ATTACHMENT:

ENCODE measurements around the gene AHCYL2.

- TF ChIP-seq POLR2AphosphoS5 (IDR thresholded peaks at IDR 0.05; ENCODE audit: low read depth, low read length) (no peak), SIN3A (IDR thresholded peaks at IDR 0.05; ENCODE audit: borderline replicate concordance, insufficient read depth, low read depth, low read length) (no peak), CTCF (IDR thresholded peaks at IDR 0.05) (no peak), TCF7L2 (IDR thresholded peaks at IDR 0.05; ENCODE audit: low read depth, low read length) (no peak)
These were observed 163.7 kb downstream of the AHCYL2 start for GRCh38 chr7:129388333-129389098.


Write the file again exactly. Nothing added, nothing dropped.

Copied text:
ENCODE measurements around the gene AHCYL2.

- TF ChIP-seq POLR2AphosphoS5 (IDR thresholded peaks at IDR 0.05; ENCODE audit: low read depth, low read length) (no peak), SIN3A (IDR thresholded peaks at IDR 0.05; ENCODE audit: borderline replicate concordance, insufficient read depth, low read depth, low read length) (no peak), CTCF (IDR thresholded peaks at IDR 0.05) (no peak), TCF7L2 (IDR thresholded peaks at IDR 0.05; ENCODE audit: low read depth, low read length) (no peak)
These were observed 163.7 kb downstream of the AHCYL2 start for GRCh38 chr7:129388333-129389098.